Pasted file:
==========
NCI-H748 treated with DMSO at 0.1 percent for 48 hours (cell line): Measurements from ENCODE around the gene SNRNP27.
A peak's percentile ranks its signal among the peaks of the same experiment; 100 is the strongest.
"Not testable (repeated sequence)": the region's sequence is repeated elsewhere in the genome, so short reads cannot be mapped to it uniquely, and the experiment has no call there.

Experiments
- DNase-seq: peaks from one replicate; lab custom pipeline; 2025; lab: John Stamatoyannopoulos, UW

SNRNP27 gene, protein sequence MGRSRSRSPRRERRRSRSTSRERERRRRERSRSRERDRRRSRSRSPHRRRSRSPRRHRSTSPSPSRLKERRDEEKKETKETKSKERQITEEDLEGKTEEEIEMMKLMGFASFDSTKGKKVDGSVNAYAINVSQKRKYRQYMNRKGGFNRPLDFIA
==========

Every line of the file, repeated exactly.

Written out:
NCI-H748 treated with DMSO at 0.1 percent for 48 hours (cell line): Measurements from ENCODE around the gene SNRNP27.
A peak's percentile ranks its signal among the peaks of the same experiment; 100 is the strongest.
"Not testable (repeated sequence)": the region's sequence is repeated elsewhere in the genome, so short reads cannot be mapped to it uniquely, and the experiment has no call there.

Experiments
- DNase-seq: peaks from one replicate; lab custom pipeline; 2025; lab: John Stamatoyannopoulos, UW

SNRNP27 gene, protein sequence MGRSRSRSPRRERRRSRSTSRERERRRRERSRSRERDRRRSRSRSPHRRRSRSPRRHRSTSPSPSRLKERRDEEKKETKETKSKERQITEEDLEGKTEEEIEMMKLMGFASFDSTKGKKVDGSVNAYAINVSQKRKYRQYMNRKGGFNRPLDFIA